Thursday, December 21, 2006

It List: Thursday 12/21/06

Wanz is playing records at Fallout Lounge tonight. I wanted to share this message he had about it, because I agree completely:

Tonight goes out to Tower Records which closes it's doors today for the last time. That's it folks. Tower was the last national music retailer that a record store in the traditional sense. From now on if you wanna get weird imports, back catalogue classical, Jazz, or World music you are screwed. Good records and Cd World still carry a wide variety, but nowhere near the deep catalogue that Tower carried.

Come by have beer and toast to Tower Records and the future generations who will never know the experience of walking into a big record store is like.


Zoo: A Visual Menagerie (The Cavern)

DJ G (Hailey's)


Anonymous Anonymous said...

Apparently a bunch of Tower staff are gonna come out and get drunk at The fallout. So come join us on this very sad day.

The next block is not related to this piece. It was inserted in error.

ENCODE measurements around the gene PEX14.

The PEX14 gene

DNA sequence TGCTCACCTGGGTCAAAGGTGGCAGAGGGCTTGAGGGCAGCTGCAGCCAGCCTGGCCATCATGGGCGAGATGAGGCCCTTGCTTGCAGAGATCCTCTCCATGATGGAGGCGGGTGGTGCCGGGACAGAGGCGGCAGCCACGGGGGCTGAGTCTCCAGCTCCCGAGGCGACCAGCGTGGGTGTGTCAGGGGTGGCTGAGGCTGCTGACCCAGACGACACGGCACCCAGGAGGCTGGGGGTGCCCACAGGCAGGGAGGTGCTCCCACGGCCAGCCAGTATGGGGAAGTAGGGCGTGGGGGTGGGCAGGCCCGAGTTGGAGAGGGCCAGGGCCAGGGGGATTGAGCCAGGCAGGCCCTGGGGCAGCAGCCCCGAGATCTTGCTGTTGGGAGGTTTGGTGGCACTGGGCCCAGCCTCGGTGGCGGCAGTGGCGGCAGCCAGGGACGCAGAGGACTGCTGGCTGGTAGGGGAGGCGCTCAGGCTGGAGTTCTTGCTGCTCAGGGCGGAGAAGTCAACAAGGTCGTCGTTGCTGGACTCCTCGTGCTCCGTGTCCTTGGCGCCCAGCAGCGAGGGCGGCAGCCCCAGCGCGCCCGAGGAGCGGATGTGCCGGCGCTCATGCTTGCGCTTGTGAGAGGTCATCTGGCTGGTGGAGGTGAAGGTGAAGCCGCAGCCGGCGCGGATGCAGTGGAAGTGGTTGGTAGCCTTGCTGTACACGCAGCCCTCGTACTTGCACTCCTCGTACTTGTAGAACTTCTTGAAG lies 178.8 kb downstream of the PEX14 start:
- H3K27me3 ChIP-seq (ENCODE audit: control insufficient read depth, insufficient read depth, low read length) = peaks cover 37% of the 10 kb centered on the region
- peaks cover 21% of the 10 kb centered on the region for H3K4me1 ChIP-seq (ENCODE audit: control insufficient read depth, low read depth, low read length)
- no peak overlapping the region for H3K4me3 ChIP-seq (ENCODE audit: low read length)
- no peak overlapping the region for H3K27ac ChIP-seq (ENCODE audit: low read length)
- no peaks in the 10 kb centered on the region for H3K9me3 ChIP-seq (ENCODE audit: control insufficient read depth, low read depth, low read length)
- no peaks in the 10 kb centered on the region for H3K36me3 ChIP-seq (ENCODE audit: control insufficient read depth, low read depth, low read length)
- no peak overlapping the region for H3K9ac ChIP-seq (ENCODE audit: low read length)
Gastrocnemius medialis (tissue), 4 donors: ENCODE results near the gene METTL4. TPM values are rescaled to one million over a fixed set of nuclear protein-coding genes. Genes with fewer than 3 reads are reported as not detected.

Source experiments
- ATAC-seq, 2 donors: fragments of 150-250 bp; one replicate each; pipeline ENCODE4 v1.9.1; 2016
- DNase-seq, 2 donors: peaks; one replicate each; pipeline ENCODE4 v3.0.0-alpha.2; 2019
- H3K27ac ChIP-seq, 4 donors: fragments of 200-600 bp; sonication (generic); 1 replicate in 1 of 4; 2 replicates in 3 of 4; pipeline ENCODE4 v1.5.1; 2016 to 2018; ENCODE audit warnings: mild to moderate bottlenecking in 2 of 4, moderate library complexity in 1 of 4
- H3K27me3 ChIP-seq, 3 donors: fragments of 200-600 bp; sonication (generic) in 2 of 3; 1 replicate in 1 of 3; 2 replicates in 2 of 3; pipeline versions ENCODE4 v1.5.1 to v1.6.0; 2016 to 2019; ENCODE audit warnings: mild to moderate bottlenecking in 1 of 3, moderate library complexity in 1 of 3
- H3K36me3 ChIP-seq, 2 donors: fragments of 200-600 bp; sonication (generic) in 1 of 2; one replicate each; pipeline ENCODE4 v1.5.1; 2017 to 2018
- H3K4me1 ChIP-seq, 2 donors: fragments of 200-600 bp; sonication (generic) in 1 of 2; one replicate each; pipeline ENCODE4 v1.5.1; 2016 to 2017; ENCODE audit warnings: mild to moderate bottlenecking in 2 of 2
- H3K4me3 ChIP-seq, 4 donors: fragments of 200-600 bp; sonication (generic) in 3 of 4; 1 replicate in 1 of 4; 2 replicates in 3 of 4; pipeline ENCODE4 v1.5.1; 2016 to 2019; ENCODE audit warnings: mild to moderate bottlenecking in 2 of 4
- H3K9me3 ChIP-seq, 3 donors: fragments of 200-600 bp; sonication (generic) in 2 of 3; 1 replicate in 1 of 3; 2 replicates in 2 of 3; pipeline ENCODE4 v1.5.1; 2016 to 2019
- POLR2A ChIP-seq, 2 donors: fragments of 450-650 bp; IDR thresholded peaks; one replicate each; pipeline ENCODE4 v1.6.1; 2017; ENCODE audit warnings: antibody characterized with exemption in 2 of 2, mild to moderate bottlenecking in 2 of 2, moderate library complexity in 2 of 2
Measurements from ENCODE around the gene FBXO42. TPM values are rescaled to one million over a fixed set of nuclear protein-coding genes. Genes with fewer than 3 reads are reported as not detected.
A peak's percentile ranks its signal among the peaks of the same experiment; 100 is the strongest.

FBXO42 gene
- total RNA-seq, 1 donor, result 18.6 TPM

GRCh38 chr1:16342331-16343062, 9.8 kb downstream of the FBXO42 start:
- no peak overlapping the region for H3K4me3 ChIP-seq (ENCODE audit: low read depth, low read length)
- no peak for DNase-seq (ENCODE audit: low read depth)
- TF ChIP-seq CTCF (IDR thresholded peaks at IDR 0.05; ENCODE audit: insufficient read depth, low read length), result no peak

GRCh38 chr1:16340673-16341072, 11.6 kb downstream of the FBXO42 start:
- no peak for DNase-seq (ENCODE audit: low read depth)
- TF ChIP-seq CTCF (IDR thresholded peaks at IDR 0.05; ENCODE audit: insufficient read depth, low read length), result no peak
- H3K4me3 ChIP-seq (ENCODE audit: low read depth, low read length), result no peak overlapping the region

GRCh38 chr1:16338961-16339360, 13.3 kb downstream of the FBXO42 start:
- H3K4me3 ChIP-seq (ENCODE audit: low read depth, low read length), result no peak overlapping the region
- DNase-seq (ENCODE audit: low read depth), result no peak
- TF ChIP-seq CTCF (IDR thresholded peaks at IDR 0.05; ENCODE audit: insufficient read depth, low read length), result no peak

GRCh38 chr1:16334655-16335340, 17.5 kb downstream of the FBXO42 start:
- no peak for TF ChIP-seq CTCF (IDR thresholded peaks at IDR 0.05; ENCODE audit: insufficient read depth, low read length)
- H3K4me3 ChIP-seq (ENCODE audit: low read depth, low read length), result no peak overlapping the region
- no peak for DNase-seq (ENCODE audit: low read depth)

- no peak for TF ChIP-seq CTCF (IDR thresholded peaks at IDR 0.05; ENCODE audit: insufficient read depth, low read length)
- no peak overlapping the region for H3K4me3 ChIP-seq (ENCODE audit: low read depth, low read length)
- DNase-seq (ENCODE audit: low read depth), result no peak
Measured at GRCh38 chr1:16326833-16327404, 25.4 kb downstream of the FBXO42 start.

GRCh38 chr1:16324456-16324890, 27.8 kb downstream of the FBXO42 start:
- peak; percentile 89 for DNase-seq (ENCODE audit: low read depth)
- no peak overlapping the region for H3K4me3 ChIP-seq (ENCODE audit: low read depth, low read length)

3:32 PM  
Blogger Zine-O-Phonic said...

I worked at a Tower in Chicago in 1997-8. Probably my favorite job ever. They changed quite a bit since then, but it's still a sad day. I think I'll have to pull out my old name badge for tonight in honor.

3:46 PM  
Anonymous Anonymous said...

yeah... o.k. gramps, my lord but you're gay. seventh grade definition.

3:53 PM  
Anonymous Anonymous said...

Sean Kirkpatrick at Club Dada TONIGHT

3:54 PM  
Anonymous Anonymous said...

Ok dumb kid. At least we grew up having real record stores.

3:57 PM